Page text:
Cancer patients 'left in the dark' about the 'basics' of disease
Macmillan Cancer Support has said thousands of people diagnosed with cancer a year are missing out on key information amid record NHS vacancies and unmanageable staff workloads.
The charity said at least 120,000 people a year are missing out on key information about ‘the basics’ of their disease, including treatment options, potential side effects or the impact of cancer on their day-to-day life.
Figures from Macmillan Cancer Support reveal around one in seven of those recently treated for cancer – around 45,000 people each year in England – did not have their treatment options fully explained before starting treatment.
One in four – around 76,000 people a year – did not have the possible side-effects of treatment fully explained before starting treatment.
More than a third – around 120,000 people each year – said the longer-term side-effects of treatment were not fully explained.
Study: The impact of translated reminder letters and phone calls
A new study has looked at the impact of translating reminder letters and phone calls on mammography screening rates.
Participation in mammographic screening for breast cancer in Australia is approximately 54% among the general population, but screening among women from some culturally and linguistically diverse backgrounds is lower.
BreastScreen Victoria applies strategies to increase screening including reminder letters and phone calls. However, these are usually provided in English.
Translated mammography reminder letters and in-language phone calls were tested within two randomised control trials.
Researchers found sending letters in a preferred language showed no difference to letters in English.
However, making a telephone call to women in their preferred language was more than 10 times more effective than usual care.
Campaign on older people's mental health
Age UK and NHS England have launched an awareness campaign on the benefit of talking therapy for older people.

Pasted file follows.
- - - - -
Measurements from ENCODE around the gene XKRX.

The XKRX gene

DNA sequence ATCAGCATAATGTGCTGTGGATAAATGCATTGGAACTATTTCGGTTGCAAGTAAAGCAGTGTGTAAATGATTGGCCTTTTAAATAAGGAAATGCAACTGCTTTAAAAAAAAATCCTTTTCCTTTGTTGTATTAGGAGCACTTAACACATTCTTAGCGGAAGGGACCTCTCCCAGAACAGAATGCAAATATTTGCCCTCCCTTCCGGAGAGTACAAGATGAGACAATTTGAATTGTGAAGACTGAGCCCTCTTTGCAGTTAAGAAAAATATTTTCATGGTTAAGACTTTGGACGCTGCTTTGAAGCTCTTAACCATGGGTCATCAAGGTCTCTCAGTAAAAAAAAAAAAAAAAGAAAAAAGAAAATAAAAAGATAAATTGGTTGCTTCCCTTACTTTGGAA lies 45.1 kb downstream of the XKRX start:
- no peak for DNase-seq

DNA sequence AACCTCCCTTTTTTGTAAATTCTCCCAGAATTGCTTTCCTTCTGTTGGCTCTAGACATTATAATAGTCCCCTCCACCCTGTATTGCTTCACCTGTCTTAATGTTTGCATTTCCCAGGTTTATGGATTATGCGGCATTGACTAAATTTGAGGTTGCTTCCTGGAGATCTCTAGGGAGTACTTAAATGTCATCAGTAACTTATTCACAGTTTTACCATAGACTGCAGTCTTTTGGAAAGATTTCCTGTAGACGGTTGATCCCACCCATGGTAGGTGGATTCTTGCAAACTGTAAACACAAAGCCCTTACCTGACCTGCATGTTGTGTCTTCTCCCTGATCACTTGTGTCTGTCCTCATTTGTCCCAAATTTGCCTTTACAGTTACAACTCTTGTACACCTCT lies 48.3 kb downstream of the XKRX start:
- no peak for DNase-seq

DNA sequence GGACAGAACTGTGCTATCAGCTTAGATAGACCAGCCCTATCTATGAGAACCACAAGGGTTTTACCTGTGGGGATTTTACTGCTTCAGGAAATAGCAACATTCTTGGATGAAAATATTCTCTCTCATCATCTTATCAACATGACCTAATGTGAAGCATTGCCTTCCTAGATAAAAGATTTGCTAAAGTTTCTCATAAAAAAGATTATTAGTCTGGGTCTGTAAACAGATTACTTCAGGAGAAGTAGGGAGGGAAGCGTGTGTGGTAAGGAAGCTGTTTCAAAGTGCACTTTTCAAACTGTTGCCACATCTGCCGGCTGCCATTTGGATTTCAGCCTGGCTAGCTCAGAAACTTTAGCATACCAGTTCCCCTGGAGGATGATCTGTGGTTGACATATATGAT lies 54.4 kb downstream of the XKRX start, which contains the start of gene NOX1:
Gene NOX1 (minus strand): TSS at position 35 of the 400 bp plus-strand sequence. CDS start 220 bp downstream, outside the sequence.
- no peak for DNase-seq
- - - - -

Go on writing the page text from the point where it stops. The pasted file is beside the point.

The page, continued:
An open letter by both organisations asks GPs to improve access to psychological therapies (IAPT) services by increasing referrals to talking therapies for older people.
They want to ensure all primary care and IAPT staff are aware of the campaign and the need to better support older people’s mental health.
The campaign can be followed and supported on social media using #TalkingHelps.
Study: Electronic health tools among vulnerable groups
A study has examined whether the design and implementation characteristics of eHealth tools contribute to better use among vulnerable groups.
The authors said, although the advantages of these tools are well described, it is unknown to what extent they are effective when used by vulnerable population groups.
They concluded eHealth tools with multimodal content and the possibility for direct communication with providers have a higher adherence among vulnerable groups.
However, most are not embedded within the health care system.
They are usually focused on specific problems rather than providing comprehensive services for patients.
This limits the use of eHealth tools as a replacement for existing health care services.
Getting it right on social prescribing
In this blog, National Voices chief executive Charlotte Augst talks about the benefits of social prescribing and how to make it work.
She emphasises the importance of strong relationships and close collaboration between the VCSE sector and local health and care systems to make social prescribing work.